(BPT) - From the longer daylight hours to the start of the growing season, spring is undoubtedly on the way. Anyone suffering from cabin fever will appreciate the chance to get outdoors, although spring also brings along allergies as trees, grasses and other plants are also coming out of their winter dormancy — compounded by indoor allergies that have become more noticeable as everyone spends more time at home.
If you suffer from seasonal allergies, here are some tips to help you cope with common symptoms like nasal congestion, runny nose, sneezing, itchy and watery eyes — whether you’re indoors or out.
Know your allergens
Symptoms for seasonal allergies are known far and wide and most of the time can be treated through OTC allergy relief medicine trial and error. Generally, single-ingredient antihistamine medications don’t treat the most common and aggravating of the symptoms, nasal congestion, and some have a drowsiness side effect. Regular use of an intranasal spray, like Flonase Sensimist, can relieve your symptoms, including nasal congestion, runny nose, and itchy, watery eyes[*], with once-daily use. It will keep you going for your next great adventure.
To know for sure which allergens your symptoms are caused by, you need to see an allergist. Once the specific allergens that trigger your symptoms are identified, you can take steps to start feeling better.
“If you think you have allergies, see an allergist who can provide the right diagnosis and help you determine your allergic triggers and work with you to minimize symptoms,” says allergist and Associate Attending at NYU Langone Health, Dr. Tania Elliott. “I like to recommend Flonase Sensimist to my patients since it helps block several allergic substances[†].”
Reduce your exposure
Here are some ways you can reduce exposure to the most common allergens.
- Check the pollen count: Before heading outside, it helps to know what the pollen count is. You’ll enjoy being outdoors on days when the pollen count is lower — and your symptoms may flare up more on dry, windy days with high pollen counts, according to the Mayo Clinic.
- Avoid specific allergens: If certain grasses or trees are your main triggers for symptoms, try to avoid areas where those plants are growing.
- Clean up: After spending time outdoors, changing clothes and showering can help reduce your symptoms once you’re back home.
- Filter it out: Regularly swap out your HVAC filters (for heating and air conditioning) with new ones that have a MERV rating of at least 10. Frequently changing air filters helps keep allergens at bay indoors — from dust mites to pet dander.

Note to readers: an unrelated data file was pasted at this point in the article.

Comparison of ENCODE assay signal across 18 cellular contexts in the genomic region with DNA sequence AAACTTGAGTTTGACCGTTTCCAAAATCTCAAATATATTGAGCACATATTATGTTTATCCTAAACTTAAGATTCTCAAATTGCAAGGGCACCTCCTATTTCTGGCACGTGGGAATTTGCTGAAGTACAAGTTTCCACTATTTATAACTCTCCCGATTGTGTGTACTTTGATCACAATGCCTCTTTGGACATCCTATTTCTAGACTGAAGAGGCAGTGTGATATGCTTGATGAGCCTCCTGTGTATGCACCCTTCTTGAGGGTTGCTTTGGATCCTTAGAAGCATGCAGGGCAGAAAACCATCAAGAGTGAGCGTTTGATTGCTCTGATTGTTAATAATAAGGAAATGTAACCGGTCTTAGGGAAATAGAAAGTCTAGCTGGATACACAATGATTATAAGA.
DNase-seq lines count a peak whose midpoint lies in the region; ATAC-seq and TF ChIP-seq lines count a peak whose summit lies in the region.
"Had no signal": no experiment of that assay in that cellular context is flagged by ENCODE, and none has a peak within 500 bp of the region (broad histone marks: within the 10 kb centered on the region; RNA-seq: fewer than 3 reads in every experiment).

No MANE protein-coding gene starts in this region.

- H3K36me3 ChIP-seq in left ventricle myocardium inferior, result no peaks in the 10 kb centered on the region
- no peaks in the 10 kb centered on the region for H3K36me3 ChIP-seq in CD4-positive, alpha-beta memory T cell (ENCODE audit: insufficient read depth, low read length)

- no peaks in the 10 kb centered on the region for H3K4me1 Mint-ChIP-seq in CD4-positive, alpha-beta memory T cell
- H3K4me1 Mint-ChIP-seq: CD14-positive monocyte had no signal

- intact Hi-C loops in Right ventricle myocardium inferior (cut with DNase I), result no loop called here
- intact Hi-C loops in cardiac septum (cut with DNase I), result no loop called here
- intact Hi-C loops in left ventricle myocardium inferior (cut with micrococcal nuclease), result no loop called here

- Leave it at the door: Good quality door mats placed outside and inside every entrance to your home can help not only prevent dirt from being tracked in, but some outdoor allergens as well.
- Keep it clean: Dusting around your home with a damp cloth and vacuuming once a week can help reduce dust mites, as can washing your bedding and curtains in the hottest water possible for that fabric. The Asthma and Allergy Foundation of America also recommends using zippered allergy-proof casings for pillows and mattresses.
Find the most effective treatments
Even if you take all these measures to help reduce allergy symptoms, there’s no way to completely block every potential allergen from reaching you. When you’re suffering from allergy symptoms, you need complete, daily relief to help you feel better.
One of the most effective ways to get powerful allergy relief is Flonase Sensimist intranasal spray, which relieves the worst allergy symptoms, including nasal congestion — all in a gentle mist you will barely feel without causing drowsiness. Not to be confused with a nasal decongestant which is only designed to relieve a stuffy nose, Flonase Sensimist provides 24-hour symptom relief. It has been shown to be 40% more powerful than a leading non-drowsy single-ingredient antihistamine that does not treat nasal congestion[‡].
Want to learn more about recognizing and treating spring allergies? Visit Flonase.com.
[*] Flonase Sensimist is indicated for itchy, watery eyes in adults and children 12 years of age and older.
[†] Mechanism vs. most OTC allergy pills. Flonase Sensimist acts on multiple inflammatory substances (histamine, prostaglandins, cytokines, tryptases, chemokines and leukotrienes). The exact number and precise mechanism are unknown.
[‡] Total nasal symptoms vs single-ingredient fexofenadine 180 mg.